A night with Matt Machine


We were very honoured to have motorcycle builder and rider Matt Machine in our space to offer a well researched and lived talk on the history of motorcycle modification and where it's headed. A ticketed, intimate evening that included communal dinner, Matt greeted all guests individually before delivering his talk, introducing his passion for modification with words by Hunter S. Thompson.

The menace is loose again running loud and fast on the early morning freeway, low in the saddle, nobody smiles, jamming crazy through the traffic and ninety miles an hour down the centre stripe, missing by inches ... like Ghengis Khan on an iron horse, a monster steed with a fiery anus, flat out through the eye of a beer can and up your daughter’s leg ...
— Hunter S. Thompson circa 1965.

Matt then went on to illustrate the evolution of modification and the cultures they fostered as he jumped between Europe and the US over the decades. Acknowledging the first two-wheeld vehicle in 1867, believed to be Michaux Perreaux Steam Velocipede in France, the world wars and the beginnings of motorcycle racing in 1904 and how they influenced motorcycle modification by manufacturers at the turn of the century.

The First World War and the 19 teens saw the battle between the larger manufacturers turn their attention to producing machines that could be used as transport during the week and raced on tracks for sport on the weekend. In the mid teens we saw for the first time the modification of motorcycles in order to achieve a faster machine. Indian and Harley-Davidson saw the need to get on board with this stripping back of the motorcycle and hotting up of the drivetrain and for the first time we saw "works racers" emerge. Companies like Cyclone were at the forefront of building machines suitable for use on the board tracks and dirt tracks. The 61ci Cyclone tracker of 1914, still regarded as one of the most beautiful and mechanically advanced machines ever produced, showed the world what was in store for the years ahead.  A cyclone tracker like this can fetch in excess of 1million USD a hundred years after its production.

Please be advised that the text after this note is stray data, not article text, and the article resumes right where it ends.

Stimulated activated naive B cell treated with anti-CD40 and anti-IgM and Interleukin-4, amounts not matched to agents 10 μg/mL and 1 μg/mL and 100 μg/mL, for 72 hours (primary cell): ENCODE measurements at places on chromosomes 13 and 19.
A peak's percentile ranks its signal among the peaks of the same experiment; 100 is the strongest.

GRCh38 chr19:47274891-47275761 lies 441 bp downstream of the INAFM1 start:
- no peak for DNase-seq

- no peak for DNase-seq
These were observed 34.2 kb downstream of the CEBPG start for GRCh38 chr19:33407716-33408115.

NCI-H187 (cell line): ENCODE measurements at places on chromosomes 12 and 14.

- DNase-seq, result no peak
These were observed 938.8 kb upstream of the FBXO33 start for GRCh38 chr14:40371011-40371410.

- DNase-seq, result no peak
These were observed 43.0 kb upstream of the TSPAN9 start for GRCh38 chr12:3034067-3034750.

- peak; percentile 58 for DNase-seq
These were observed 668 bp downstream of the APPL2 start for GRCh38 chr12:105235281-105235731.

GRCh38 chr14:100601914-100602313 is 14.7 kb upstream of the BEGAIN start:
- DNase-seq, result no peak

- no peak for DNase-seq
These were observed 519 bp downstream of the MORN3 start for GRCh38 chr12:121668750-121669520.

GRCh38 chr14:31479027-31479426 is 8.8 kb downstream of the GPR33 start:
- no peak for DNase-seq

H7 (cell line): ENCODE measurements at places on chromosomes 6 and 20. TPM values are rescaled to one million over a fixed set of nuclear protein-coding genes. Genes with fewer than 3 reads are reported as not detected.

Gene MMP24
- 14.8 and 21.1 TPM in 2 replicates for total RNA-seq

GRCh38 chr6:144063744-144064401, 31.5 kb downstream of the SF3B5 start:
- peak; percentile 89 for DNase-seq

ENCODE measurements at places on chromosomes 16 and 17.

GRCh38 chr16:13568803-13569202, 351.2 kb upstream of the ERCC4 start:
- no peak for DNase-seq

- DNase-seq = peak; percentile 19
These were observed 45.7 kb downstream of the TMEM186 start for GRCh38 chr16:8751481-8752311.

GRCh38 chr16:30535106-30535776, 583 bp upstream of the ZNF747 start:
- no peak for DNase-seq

Having framed up the notion that modification began with a specific function, he then took us through the 1920-60s in the USA as the "Era of the cutdown and then Bob-Jobs" as influenced by two World Wars and economic depression of the time, where modification became the answer to improving the look and performance of motorcycles without having to buy new.

While the British were being boy racers between the cafes and pubs of England the Americans were developing a style where performance took a back seat to artistic expression. Right at this point you can see the split between utility and rolling expressionism. Paul de Orleans likens it to folk art in his book The Chopper.

Meanwhile in Europe "The era of the featherbed norton and the race to the cafe" unfolded around the Isle of Man TT race and the evolution of the Manx Norton motorcycle as it continued to contest every race for over 4 decades. As the featherbed frame brought the Norton a new racing life in the 50's it also inspired a generation of street racing and ultimately the birth of the biker subculture that many of us attribute to the cafe racer culture. Bikes stripped back to race on streets... insighting moral panic while they were at it.

Matt then finished on the Chopper era simultaneously unfolding in the USA, an era defined not by performance but outright, unapologetic expression. The outlaw and antiestablishment movements surround this movement in motorcycle modification and formed the basis for films like Easy Rider and Wild One. 

It’s so easy in our world of imagery brought to us every moment via our iPhone feeds that plug directly into our imaginations to be taken by details that we feel we would like to replicate on our bikes, a seat shape, a tank paint job or a nifty crazy exhaust system but the reason for my talk, and why I discuss this with so many people is that we owe it to our culture to protect what the millions of people have done before us building motorcycles. The lineage. You only need to ask this question. In twenty years, will people look back on our generation and see motorcycles that were born for the right reasons or will they see a mish-mash of crazy ill conceived motorcycle weirdness. I know what I am trying to build and the only way I see forward is to understand the past.
— Matt Machine

The talk was followed by Matt walking through the first four motorcycles featured in The Machine Files and a great animated discussion on the future of modification. The chat followed on over a great communal feed of sticky pork belly, slaw, milk buns and miso corn with house made ice cream sandwiches and chocolate lime tart for desert. 



1 Comment

Heleana Genaus

Heleana is a force of nature. Our Editor in Chief, the founder of In Venus Veritas and The Petrolette, and a co-founder of Rising Sun Workshop. Heleana shares her love of vintage cars, riding motorcycles, and (not-so-secretly) dreams of flying planes and piloting a riva aquariva (a la Sophia Loren) very fast through the canals of Venice. Supportive and connected, community is her lifeblood, and she is as real as they come.